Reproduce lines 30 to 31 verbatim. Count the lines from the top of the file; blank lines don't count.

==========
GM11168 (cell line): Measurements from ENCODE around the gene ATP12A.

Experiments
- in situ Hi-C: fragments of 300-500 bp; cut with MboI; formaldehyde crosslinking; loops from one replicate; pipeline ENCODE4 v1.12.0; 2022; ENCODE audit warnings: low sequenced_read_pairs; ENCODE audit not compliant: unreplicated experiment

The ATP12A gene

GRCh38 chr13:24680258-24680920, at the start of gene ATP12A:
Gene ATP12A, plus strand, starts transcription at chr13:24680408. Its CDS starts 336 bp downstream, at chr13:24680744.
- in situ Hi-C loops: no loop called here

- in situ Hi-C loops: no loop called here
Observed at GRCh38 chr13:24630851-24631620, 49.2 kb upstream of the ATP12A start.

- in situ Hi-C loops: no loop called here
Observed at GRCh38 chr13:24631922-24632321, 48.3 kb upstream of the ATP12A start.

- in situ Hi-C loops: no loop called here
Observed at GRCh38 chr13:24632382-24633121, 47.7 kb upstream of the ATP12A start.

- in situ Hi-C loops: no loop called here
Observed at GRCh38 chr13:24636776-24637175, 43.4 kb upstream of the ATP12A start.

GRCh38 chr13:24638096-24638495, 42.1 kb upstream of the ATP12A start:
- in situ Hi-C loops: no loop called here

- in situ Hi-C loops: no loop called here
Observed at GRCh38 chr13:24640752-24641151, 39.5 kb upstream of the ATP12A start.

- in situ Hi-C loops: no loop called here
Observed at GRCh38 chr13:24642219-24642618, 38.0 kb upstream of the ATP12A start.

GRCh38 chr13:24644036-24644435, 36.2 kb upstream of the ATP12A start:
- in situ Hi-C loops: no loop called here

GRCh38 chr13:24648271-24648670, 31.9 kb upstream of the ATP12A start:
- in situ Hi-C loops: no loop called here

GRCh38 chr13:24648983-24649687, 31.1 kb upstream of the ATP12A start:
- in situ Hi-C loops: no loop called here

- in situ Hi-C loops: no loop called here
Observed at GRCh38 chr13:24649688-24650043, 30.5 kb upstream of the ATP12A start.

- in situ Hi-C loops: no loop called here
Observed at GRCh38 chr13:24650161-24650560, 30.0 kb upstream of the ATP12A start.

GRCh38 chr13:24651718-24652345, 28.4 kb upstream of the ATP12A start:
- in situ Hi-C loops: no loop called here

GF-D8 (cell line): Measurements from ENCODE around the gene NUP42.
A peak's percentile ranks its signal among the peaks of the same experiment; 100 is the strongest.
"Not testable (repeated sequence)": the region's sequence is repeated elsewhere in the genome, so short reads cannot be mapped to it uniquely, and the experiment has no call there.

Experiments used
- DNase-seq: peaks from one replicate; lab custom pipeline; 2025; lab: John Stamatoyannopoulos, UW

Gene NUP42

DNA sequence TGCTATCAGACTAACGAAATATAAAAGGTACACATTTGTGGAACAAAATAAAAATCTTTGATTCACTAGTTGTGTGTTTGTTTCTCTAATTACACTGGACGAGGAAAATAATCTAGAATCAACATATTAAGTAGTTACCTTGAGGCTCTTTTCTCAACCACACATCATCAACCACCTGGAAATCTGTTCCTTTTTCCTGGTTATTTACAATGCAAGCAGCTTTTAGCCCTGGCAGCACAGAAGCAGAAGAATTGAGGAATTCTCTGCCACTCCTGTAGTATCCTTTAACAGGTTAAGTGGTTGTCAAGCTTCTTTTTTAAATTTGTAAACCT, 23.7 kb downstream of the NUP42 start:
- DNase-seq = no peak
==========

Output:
- in situ Hi-C loops: no loop called here
Observed at GRCh38 chr13:24650161-24650560, 30.0 kb upstream of the ATP12A start.